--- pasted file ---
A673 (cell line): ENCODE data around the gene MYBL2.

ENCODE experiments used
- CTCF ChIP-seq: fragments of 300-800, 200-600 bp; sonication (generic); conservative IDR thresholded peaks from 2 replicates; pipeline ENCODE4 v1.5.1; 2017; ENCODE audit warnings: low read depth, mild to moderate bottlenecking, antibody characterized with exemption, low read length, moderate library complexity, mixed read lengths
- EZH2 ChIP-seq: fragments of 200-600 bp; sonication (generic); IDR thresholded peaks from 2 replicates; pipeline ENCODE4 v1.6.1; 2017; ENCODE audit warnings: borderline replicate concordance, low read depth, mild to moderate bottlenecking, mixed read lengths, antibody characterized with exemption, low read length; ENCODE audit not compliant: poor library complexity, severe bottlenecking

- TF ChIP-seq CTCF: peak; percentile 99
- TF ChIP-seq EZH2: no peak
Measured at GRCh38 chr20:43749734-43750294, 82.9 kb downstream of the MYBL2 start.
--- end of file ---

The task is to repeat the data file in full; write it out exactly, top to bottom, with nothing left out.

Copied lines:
A673 (cell line): ENCODE data around the gene MYBL2.

ENCODE experiments used
- CTCF ChIP-seq: fragments of 300-800, 200-600 bp; sonication (generic); conservative IDR thresholded peaks from 2 replicates; pipeline ENCODE4 v1.5.1; 2017; ENCODE audit warnings: low read depth, mild to moderate bottlenecking, antibody characterized with exemption, low read length, moderate library complexity, mixed read lengths
- EZH2 ChIP-seq: fragments of 200-600 bp; sonication (generic); IDR thresholded peaks from 2 replicates; pipeline ENCODE4 v1.6.1; 2017; ENCODE audit warnings: borderline replicate concordance, low read depth, mild to moderate bottlenecking, mixed read lengths, antibody characterized with exemption, low read length; ENCODE audit not compliant: poor library complexity, severe bottlenecking

- TF ChIP-seq CTCF: peak; percentile 99
- TF ChIP-seq EZH2: no peak
Measured at GRCh38 chr20:43749734-43750294, 82.9 kb downstream of the MYBL2 start.